Logic’s caused a stir with the title for his upcoming project, creating a conversation in the process. While as a guest on Dan Harmon’s Harmontown podcast, he announced that his next release would be titled AfricAryan in a widely circulated clip.
“It’s about me being black and white and seeing life from two sides,” he explained of the LP, slated for 2017. “And once again about that cultural evolution and how you can go from the darkest of skin to the lightest of skin.”
AfricAryaN and the concept behind may very well be valid, but we may as well go ahead and acknowledge two things. One, Logic doesn’t sound like he understands what the phrase “cultural evolution” means. Two, the word “Aryan” is a trigger here. Like many on Twitter, the always outspoken OG Maco picked up on the latter term and shared his perspective in a series of tweets.
“Like the Aryan Nation?” he wrote. “Fam I know you don’t like being black but f*ck. The word ‘Aryan’ is used almost exclusively as a rally cry for the ‘pure blood’ superior white race theory. I think it’s a [shit] title. Don’t want ANYONE to call me a hater or skew my words and say I’m calling him a racist, I just think it’s a poor title choice for the times.”
Point well stated. Statements like Maco’s and the social media blowback apparently have Team Logic re-thinking the title. Currently, they’re reportedly pulling back and calling it a working title with “nothing…solidified yet.”
I don’t know what it means to be bi-racial in America. But, I have a buddy who is and we’ve had convos here and there about how uncomfortable situations regarding race can become for him. He’s just as disgusted by Trump’s rhetoric as most other Americans. Certain elements of Black Live Matters rhetoric make his shoulders rise in apprehension. Like Logic, he’s able to see both sides of the equation and attempting to juggle both can be exhausting.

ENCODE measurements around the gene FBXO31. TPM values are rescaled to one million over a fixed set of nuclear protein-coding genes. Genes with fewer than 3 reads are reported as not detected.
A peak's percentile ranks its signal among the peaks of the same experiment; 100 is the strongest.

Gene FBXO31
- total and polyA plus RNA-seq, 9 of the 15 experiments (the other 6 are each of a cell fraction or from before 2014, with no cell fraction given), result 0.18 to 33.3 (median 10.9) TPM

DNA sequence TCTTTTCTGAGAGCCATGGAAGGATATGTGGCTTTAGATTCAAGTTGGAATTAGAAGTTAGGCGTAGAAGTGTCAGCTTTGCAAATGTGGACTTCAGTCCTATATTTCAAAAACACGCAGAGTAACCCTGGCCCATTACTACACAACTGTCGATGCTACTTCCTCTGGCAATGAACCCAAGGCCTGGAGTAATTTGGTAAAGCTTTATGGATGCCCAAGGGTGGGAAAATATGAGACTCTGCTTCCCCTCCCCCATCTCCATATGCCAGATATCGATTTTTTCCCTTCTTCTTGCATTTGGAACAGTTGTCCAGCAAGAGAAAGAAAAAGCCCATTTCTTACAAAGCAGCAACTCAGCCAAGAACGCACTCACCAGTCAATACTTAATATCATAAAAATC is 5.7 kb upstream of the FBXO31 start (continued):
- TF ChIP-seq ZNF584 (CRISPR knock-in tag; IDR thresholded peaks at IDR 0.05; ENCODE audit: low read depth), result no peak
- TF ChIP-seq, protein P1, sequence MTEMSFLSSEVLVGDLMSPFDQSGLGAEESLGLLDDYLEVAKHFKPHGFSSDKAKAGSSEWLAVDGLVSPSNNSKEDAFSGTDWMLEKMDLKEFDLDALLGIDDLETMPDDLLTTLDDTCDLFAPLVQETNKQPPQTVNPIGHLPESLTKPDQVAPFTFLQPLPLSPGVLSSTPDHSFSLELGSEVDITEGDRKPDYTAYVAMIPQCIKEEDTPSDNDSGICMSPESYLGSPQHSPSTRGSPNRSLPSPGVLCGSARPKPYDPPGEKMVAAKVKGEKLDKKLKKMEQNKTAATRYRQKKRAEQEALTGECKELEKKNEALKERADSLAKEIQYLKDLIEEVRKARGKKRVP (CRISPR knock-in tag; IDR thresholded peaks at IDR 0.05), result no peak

The one thing I try to keep in mind is Logic truly lives and breathes his art. His work tends to be structured around themes and storylines. In another clip, he explains what drove each of his first LPs and the driving force behind the next project. The first album was his story as Little Bobby, while his sophomore release captured where he was in life at the time. According to him, this third album will be him rapping from outside of himself, taking on the personas and perceptions of “all these bi-racial people in the world.”
Previously, he previewed a portion of a verse for Rolling Stone where he tried to put into words the tension that makes up his world.
“I feel the Aryan in my blood is scarier than a Blood
Been lookin’ for holy water, now I’m prayin’ for a flood
Feel like time passin’ me by slower than a slug
But my beautiful black brothers and sisters wanna act like I’m adopted
Go back in time when my n**** daddy impregnated my cracker momma and stopped it”
It’s not a pretty picture. But, neither is Logic’s personal history with his parents, specifically his mom, which he’s talked about in depth in previous material.
In my mind, Logic’s attempting to speak for people like himself and my friend. The ones who have a more colorful family tree than the rest of us. It’s a tree whose branches don’t always grow and exist in harmony. There are a lot of people who consider themselves bi-racial and studies show that number is increasing yearly. And, maybe in their case, no one really is articulating their American experience.
I don’t know if Logic can be the one to put their experience into words but I’m keeping an open mind and ears to hear what he has to say because the the 26-year-old MC usually manages to make a point with every body of work he produces. That said, he should focus on making his statements in his bars and hooks instead of trying to pass off an album title that has people already judging a book by its cover.